As the US debt ceiling crisis barrels towards a June 1 deadline, President Biden meets today with House Speaker Kevin McCarthy, whose budget-cutting plan would gut the climate-related sections of the IRA through the Limit, Save, Grow Act.

The impact of the Republican’s legislation would decimate Biden’s signature climate legislation, leaving the United States in a perilous position when it comes to addressing the climate crisis in any meaningful manner, while also making it impossible for the county to meet its nationally determined contributions (NDCs) to the UNFCCC this winter.

The McCarthy bill would repeal the $4,000 credits for used vehicles and phase out some of the $7,500 credits for new EVs, remove tax breaks for building solar panels and other clean energy infrastructure, and put an array of other climate incentives on the chopping block. RL Miller, president of the advocacy group Climate Hawks Vote and a member of the Democratic National Committee, called it a “hostage situation”.

“I am screaming at the top of my lungs for climate people who don’t normally get that into debt ceiling fights … to get involved in this one,” she said. (The Guardian)

The IPCC, in its recent 6th Synthesis Report noted the importance of immediate response to the climate crisis:

In this decade, accelerated action to adapt to climate change is essential to close the gap between existing adaptation and what is needed. Meanwhile, keeping warming to 1.5°C above pre-industrial levels requires deep, rapid and sustained greenhouse gas emissions reductions in all sectors. Emissions should be decreasing by now and will need to be cut by almost half by 2030, if warming is to be limited to 1.5°C.

House leader Kevin McCarthy’s HR 1 bill supports the production of national fossil fuels and calls for rapid federal approval of all energy projects.  One of the provisions calls for eliminating the fee on methane emissions from fossil fuel operations. Methane pollutes the atmosphere  80 times more than CO2 in the short term.  Methane pollution is also something we know how to address.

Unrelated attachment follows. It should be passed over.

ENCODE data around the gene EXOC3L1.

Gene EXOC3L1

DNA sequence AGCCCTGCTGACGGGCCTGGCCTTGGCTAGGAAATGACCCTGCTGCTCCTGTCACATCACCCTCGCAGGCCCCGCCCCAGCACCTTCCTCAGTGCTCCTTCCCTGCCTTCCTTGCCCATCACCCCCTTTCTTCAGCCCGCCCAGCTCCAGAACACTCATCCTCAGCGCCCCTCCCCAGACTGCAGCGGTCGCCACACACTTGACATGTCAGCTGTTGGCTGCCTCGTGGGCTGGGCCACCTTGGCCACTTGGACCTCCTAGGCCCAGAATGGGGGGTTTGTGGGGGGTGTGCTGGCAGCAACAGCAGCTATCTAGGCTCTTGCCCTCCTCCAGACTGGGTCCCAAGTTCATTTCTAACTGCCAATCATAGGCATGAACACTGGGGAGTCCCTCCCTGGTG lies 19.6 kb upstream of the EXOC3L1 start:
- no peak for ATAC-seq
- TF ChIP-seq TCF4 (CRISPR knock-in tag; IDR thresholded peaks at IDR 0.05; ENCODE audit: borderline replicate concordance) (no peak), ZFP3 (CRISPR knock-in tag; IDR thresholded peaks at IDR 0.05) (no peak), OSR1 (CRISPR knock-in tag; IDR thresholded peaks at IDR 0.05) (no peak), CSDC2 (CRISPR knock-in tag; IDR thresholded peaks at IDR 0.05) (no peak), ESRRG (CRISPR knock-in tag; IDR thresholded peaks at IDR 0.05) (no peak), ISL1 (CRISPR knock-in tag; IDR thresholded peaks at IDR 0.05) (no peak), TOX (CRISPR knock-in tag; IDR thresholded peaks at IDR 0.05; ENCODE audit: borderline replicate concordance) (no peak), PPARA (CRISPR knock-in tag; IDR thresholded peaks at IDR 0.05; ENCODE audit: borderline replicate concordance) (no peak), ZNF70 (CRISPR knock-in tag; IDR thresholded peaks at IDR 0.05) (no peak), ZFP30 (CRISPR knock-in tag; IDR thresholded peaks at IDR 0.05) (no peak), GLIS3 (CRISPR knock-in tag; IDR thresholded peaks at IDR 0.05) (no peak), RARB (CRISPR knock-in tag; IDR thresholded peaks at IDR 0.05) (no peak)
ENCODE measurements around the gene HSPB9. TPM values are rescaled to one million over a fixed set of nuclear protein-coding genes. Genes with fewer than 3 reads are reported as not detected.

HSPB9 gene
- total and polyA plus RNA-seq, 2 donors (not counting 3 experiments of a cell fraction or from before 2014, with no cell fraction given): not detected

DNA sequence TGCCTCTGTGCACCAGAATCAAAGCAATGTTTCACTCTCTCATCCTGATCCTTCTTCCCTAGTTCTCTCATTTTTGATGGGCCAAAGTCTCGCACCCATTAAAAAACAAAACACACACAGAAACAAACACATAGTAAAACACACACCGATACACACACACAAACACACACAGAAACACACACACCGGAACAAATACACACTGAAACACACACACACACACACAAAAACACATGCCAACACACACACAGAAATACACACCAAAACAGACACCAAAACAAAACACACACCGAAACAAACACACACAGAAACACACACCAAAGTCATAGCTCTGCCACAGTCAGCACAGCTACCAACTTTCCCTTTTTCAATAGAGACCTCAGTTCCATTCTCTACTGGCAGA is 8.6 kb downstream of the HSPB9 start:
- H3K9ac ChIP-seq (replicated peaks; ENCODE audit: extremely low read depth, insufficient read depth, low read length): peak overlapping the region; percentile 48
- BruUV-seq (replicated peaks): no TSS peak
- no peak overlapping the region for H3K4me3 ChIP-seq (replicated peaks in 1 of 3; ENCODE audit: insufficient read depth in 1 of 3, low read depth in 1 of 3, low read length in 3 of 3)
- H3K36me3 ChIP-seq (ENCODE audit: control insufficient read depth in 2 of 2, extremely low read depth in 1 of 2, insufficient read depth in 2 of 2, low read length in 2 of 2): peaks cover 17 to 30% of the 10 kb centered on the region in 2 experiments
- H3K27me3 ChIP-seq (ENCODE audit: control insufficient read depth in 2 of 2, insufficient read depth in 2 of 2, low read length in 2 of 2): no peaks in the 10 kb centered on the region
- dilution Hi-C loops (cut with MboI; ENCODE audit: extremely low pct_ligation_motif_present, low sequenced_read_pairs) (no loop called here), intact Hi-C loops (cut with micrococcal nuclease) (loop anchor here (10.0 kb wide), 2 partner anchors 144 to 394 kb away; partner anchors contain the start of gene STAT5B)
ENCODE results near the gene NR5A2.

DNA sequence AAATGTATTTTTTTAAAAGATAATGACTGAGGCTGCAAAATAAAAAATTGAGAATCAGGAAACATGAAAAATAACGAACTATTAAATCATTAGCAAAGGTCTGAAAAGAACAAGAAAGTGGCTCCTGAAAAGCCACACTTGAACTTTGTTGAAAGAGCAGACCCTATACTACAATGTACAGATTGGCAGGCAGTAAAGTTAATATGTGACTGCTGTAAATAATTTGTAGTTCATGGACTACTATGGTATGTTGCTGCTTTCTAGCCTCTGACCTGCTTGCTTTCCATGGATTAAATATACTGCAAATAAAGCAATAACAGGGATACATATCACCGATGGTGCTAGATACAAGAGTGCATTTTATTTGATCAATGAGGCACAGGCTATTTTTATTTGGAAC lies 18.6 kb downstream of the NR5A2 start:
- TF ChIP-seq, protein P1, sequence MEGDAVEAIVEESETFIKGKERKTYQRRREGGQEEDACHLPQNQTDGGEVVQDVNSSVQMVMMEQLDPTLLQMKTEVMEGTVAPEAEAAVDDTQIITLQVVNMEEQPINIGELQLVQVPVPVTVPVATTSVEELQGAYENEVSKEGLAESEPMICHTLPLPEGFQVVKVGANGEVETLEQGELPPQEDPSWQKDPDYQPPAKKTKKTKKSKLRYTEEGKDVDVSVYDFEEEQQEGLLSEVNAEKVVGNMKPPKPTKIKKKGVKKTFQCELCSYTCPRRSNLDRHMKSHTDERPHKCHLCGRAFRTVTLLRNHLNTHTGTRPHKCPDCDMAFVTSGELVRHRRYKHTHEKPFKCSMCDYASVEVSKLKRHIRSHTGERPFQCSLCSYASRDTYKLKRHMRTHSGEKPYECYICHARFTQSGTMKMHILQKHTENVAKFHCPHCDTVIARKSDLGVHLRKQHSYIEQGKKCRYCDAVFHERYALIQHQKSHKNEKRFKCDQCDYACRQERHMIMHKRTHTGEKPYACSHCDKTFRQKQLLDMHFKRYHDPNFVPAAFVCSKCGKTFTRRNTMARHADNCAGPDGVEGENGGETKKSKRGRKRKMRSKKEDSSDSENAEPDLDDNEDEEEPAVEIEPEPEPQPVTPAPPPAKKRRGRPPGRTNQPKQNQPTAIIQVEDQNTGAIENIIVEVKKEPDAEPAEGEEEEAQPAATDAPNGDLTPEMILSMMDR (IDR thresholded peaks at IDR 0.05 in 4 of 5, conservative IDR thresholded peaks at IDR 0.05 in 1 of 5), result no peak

Last week, the White House announced it would support Sen. Joe Manchin’s legislation, which establishes a two-year time frame for “environmental reviews of major federal energy projects and one year for smaller ones and directs the president to designate at least 25 high-level energy projects and prioritize their permitting.” (Reuters)

Meanwhile, US officials warn that the climate crisis is an existential risk to the US financial system – one that will require massive spending to avert. Studies show that delayed climate action will only increase costs in the future.” (The Guardian)

“We have Republicans essentially saying, ‘Well, in order to put the US economy on better ground, we need to cut climate spending,’” said Mark Paul, a professor of economics at Rutgers University, “which is just talking about shooting yourself in the foot.”

Inside Climate News reports in Why the Debt Ceiling Debate Is Also a Climate Fight:

McCarthy’s proposal this week has virtually no chance of passing the Democratically-held Senate. Democrats have said they hope to pass a “clean” debt limit bill. Still, the GOP move signals that the battle over national climate policy is far from over, and tying climate measures to a must-pass-bill like the debt ceiling legislation could encourage Democrats to water down or even roll back some of the IRA’s credits to avoid default. It could even be an ominous sign for global climate efforts more broadly.